Top Ten Mid-Major Players at Each Position: Shooting Guard

By Kevin Sweeney

Yesterday, I began my preseason mid-major positional rankings with the point guards. As I wrote yesterday, I believe that ranking players by position is the most accurate way of ranking players. As always, be sure to comment below or tweet me your thoughts (handle is @CBB_Central) on these rankings!

#1. Kendrick Nunn (Oakland)

Stats (2015-16 at Illinois): 15.5 ppg, 5.0 rpg, 1.7 apg, 39.1% 3-pt FG%

Nunn is the type of talent that rarely, if ever, lands at the mid-major level. A proven dynamic scorer in his 3 years at Illinois, off-the-court issues led to his eventual dismissal from the Illinois program, and he resurfaces this year at Oakland for his final year of eligibility. Nunn should absolutely dominate the Horizon League in his only season, and it wouldn’t surprise me at all if he winds up with his name on NBA Draft boards after his senior campaign.

#2. EC Matthews (Rhode Island)

Stats: 14.9 ppg, 4.3 rpg, 1.5 apg, 33.7% 3-pt FG%

After missing the 2015-16 season due to a torn ACL suffered in the season opener, Matthews returned to action for the 2016-17 season. Overall, he lacked a bit of consistency and explosiveness coming off the injury, but seemed to come into his own as the season wore on. I expect his late-season form to continue into his senior campaign as he tries to lead the A10 favorite Rams to the NCAA Tournament for a second consecutive season.

#3. Shavar Newkirk (St. Joseph’s)

Stats: 20.2 ppg, 4.8 rpg, 3.5 apg, 39.6% 3-pt FG%

If not for concerns about his health, I’d probably have Newkirk at #1 on this list. In the 12 games he played in before tearing his ACL in December, Newkirk was nothing short of extraordinary, as you can see from the numbers above. As of late July, Newkirk had resumed some basketball workouts but had yet to be cleared for full basketball activities. If he returns to form, he is nothing short of an unstoppable offensive force. However, as we saw last year with Matthews, he may not be fully himself for much of this season.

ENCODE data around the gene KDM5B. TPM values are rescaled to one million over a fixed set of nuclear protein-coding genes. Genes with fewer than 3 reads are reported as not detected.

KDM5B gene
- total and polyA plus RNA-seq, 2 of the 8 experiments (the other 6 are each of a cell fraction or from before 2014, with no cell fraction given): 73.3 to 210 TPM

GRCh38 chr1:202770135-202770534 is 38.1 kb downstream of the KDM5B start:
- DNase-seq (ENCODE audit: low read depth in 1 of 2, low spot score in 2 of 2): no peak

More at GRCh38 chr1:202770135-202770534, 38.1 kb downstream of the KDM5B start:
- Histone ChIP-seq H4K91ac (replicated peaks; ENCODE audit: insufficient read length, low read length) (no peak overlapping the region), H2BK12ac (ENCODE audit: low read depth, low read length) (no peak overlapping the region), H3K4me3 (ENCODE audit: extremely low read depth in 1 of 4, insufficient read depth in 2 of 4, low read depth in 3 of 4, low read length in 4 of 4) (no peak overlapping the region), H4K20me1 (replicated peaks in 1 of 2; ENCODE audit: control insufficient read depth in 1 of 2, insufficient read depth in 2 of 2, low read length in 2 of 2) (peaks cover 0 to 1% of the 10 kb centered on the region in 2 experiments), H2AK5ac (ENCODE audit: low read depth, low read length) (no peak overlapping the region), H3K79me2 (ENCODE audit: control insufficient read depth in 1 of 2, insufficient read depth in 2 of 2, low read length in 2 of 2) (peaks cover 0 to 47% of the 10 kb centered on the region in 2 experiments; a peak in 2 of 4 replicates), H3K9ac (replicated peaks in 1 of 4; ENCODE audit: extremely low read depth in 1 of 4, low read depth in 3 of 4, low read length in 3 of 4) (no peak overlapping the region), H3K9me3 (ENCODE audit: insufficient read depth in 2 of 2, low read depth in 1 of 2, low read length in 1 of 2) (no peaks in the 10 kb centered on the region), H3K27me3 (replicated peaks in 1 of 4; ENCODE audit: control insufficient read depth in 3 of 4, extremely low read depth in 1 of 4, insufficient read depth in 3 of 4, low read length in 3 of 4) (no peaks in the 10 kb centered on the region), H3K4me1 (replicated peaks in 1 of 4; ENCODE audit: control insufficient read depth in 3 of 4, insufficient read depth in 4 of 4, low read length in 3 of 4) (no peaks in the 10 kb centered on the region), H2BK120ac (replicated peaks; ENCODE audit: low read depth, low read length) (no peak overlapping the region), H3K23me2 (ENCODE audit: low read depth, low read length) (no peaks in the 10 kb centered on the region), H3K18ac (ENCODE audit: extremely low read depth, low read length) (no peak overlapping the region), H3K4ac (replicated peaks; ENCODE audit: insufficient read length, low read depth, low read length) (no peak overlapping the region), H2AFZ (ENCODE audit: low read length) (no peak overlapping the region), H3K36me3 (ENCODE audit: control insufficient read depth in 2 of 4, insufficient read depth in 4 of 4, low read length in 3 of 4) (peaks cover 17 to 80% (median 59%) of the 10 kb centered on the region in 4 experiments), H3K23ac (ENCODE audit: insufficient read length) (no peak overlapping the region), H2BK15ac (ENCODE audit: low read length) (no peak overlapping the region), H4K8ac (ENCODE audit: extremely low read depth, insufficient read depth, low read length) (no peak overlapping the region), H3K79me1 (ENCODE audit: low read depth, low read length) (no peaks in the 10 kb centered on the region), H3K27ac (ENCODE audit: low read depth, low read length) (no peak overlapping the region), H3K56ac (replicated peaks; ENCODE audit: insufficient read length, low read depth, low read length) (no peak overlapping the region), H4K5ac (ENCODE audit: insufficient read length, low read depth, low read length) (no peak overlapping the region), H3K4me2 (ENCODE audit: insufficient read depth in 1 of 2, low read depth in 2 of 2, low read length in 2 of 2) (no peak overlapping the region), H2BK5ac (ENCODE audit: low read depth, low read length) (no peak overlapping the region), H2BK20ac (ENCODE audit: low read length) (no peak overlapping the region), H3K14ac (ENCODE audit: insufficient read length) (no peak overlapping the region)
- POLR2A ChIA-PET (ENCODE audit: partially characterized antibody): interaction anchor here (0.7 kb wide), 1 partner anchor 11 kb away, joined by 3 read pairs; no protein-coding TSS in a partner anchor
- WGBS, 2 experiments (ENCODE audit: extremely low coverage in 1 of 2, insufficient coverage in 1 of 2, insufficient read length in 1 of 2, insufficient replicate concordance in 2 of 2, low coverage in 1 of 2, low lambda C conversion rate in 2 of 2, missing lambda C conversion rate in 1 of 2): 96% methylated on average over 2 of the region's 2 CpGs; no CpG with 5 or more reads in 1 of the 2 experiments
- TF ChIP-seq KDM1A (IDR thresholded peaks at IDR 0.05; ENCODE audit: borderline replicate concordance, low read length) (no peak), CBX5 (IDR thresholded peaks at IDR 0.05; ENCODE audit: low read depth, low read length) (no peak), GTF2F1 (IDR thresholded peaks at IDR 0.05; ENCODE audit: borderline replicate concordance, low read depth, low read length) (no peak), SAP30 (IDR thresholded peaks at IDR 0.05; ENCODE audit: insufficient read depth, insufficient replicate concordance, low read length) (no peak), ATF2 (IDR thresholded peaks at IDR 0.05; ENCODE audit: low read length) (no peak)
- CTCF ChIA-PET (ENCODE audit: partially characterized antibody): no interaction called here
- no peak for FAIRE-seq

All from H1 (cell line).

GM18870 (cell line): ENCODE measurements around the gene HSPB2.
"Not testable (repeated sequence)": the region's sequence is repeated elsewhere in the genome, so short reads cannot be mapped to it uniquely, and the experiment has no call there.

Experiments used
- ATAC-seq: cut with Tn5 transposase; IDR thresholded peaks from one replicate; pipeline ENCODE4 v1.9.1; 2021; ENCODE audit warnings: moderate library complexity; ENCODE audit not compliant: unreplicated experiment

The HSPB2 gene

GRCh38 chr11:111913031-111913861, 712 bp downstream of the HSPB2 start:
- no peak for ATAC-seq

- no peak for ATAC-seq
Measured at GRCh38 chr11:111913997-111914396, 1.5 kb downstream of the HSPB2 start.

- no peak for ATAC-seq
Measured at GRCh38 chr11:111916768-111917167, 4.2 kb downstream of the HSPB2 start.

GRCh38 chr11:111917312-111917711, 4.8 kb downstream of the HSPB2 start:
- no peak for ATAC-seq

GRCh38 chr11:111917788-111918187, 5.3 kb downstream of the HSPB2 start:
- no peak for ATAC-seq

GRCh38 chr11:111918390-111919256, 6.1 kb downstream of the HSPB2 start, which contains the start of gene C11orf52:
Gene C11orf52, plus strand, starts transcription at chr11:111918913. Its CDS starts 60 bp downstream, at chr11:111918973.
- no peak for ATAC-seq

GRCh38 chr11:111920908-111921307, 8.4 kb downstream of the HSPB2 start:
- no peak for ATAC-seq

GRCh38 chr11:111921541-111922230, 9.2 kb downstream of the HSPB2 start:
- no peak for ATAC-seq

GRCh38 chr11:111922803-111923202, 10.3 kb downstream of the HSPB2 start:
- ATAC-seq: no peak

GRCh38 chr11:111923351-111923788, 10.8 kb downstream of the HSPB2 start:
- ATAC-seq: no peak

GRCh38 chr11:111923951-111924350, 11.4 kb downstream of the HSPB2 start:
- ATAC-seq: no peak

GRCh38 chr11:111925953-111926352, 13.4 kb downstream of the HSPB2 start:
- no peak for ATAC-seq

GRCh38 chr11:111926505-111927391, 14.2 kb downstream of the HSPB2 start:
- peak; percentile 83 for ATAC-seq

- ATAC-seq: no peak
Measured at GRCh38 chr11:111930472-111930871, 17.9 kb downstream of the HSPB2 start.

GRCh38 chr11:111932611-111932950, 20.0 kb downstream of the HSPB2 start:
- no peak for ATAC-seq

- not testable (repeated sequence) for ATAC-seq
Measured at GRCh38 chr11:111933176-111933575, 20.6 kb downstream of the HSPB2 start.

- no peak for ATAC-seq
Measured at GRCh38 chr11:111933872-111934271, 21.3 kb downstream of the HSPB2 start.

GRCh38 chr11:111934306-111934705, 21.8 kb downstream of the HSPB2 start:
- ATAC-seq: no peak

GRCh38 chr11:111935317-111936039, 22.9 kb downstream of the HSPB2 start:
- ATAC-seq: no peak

#4. Giddy Potts (Middle Tennessee State)

Stats: 15.3 ppg, 5.3 rpg, 2.0 apg, 38.4% 3-pt FG%

Potts, who burst onto the national scene in March of 2016 when he helped lead the Blue Raiders to a stunning upset victory over Michigan State, is one of the elite shooting guards in mid-major basketball. He’s a lights-out shooter who actually shot over 50% from 3 in his sophomore season (2015-16), and has improved his all-around scoring ability every season of his career. With a pair of stars in Jacorey Williams and Reggie Upshaw graduating, it is now definitely Potts’ team, as he looks to bring the Blue Raiders to their 3rd straight NCAA Tournament in his senior campaign.

#5. Tyler Hall (Montana State)

Stats: 23.1 ppg, 5.4 rpg, 2.8 apg, 42.9% 3-pt FG%

What’s so remarkable about the numbers Hall put up last season is how efficient he was. To shoot 48% from the field and 43% from downtown despite receiving all the attention from opposing defenses is incredible. Hall has already blown past 1,000 career points for his career and could hit 2,000 at some point this season, further etching himself into the record books at Montana State.

For more on Hall’s story, check out this piece by Ellie Lieberman of SB Nation from last week.

#6. Matt Mobley (St. Bonaventure)

Stats: 18.5 ppg, 5.8 rpg, 2.6 apg, 37.9% 3-pt FG%

Often overshadowed by his backcourt mate Jaylen Adams, who came in at #1 in my mid-major PG rankings, Mobley is a terrific player in his own right. Not only did he lead the country in minutes per game last season at over 38 per game, he’s also a terrific scorer capable of creating off the bounce and connecting from outside. He may not get the headlines that Adams gets, but Mobley shouldn’t be forgotten as one of the top guards in mid-major basketball.

#7. Cameron Morse (Youngstown State)

Stats: 22.9 ppg, 3.2 rpg, 3.1 apg, 31.9% 3-pt FG%